The increasing amount of doulas hired by pregnant mothers is compromising patient care and reflects badly on the current level of service provided by the NHS, a doctor has claimed.
Dr Abhijoy Chakladar, a trainee in anaesthesia, said doulas, who act as pregnancy and birth partners, are not regulated and should not be involved in medical decisions.
He added: “This trend may be a sad reflection of failures in the delivery of medical and midwifery care, a sticking plaster concealing greater problems.”
Furthermore, the “doula business” could be exploiting women’s fears about the quality of NHS hospitals and the “seemingly limitless market for birth-related products and services”.
The Royal College of Midwives responded by saying there was ‘no doubt’ some doulas were performing a role that should be carried out by midwives.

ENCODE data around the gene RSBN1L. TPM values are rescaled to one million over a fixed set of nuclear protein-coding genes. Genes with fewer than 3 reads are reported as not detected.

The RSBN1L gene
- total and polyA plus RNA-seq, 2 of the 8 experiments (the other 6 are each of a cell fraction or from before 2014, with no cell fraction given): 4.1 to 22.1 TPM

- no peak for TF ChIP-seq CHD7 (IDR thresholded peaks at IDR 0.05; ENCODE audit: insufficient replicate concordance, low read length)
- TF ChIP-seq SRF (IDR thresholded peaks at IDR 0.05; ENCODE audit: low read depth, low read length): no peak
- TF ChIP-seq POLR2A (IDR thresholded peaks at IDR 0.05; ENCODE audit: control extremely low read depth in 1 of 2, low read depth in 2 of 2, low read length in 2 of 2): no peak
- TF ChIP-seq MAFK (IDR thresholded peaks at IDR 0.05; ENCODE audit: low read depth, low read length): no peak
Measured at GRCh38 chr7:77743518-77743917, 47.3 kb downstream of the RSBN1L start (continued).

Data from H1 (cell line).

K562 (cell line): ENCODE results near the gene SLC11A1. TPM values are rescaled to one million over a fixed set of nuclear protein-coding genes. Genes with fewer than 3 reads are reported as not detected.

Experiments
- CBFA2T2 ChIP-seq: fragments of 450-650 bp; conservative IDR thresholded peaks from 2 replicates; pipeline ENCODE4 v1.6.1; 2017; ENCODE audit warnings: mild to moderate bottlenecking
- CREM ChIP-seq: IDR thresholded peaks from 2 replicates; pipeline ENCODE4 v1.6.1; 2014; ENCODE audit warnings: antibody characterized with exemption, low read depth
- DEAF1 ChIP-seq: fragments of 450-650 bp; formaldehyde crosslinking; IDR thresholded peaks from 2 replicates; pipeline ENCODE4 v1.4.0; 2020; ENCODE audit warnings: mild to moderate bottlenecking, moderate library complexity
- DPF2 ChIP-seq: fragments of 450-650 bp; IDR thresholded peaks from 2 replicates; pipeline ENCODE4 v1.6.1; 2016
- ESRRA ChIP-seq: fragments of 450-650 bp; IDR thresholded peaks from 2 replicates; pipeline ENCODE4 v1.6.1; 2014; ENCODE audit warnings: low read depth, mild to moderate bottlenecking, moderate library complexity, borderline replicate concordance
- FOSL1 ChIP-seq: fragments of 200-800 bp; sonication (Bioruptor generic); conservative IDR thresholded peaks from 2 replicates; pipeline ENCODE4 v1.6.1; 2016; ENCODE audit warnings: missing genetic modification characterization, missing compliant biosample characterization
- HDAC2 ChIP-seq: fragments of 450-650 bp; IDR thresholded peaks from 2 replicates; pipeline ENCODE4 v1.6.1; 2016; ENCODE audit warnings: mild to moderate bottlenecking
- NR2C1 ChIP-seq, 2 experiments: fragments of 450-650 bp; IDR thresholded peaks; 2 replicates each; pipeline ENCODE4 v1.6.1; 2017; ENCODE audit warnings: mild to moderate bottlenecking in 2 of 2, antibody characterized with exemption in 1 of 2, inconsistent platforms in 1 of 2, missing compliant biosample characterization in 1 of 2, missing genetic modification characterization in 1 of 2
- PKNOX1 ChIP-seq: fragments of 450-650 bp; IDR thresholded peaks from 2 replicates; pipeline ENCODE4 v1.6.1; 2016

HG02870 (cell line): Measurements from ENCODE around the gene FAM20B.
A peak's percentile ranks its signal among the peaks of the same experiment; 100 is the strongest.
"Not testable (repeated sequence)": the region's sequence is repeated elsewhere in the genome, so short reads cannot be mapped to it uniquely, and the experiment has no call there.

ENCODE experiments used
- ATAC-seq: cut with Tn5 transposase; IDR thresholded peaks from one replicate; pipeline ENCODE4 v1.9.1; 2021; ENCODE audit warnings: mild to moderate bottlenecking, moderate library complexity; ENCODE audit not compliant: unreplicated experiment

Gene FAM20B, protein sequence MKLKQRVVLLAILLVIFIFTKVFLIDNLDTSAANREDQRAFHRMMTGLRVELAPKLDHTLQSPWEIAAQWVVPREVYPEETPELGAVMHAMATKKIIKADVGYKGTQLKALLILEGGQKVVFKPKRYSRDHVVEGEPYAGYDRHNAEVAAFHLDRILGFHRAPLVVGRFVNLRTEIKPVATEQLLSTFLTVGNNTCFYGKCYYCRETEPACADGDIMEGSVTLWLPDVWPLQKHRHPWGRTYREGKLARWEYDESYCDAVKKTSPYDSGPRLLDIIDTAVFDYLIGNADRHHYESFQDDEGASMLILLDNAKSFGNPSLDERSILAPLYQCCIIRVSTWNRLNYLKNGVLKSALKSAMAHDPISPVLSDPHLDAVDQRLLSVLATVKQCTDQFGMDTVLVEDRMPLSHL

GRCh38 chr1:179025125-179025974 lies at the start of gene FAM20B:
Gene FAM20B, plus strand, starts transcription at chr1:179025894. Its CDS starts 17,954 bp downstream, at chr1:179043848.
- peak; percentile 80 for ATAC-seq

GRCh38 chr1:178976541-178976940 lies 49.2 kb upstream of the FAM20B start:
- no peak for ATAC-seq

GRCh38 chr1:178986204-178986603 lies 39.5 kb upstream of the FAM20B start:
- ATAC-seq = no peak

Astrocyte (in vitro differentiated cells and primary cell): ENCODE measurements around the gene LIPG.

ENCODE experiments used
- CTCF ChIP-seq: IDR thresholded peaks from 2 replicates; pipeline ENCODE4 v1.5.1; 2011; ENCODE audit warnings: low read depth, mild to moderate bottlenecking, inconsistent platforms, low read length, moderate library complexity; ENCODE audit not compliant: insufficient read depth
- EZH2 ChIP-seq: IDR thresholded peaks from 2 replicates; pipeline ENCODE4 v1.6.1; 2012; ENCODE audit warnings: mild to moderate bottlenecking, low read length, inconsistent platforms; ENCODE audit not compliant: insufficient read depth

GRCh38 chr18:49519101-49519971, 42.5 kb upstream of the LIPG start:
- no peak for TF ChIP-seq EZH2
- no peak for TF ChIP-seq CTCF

Writing online in the British Medical Journal, Dr Chakladar, who works at Worthing Hospital in West Sussex, said a doula had compromised the care he offered one patient.
He gave the patient a top-up of epidural pain relief during labour after she complained of discomfort.
“I gave the top-up and advised that she turn to lie on her side,” he wrote.
“At this point the doula interjected to say that the mother was comfortable as she was and asked whether repositioning was necessary. I said it was for the top-up to be most effective.”
The doula spoke to the patient and told the doctor she had decided not to move.
Doulas are not usually medically qualified but have been growing in popularity.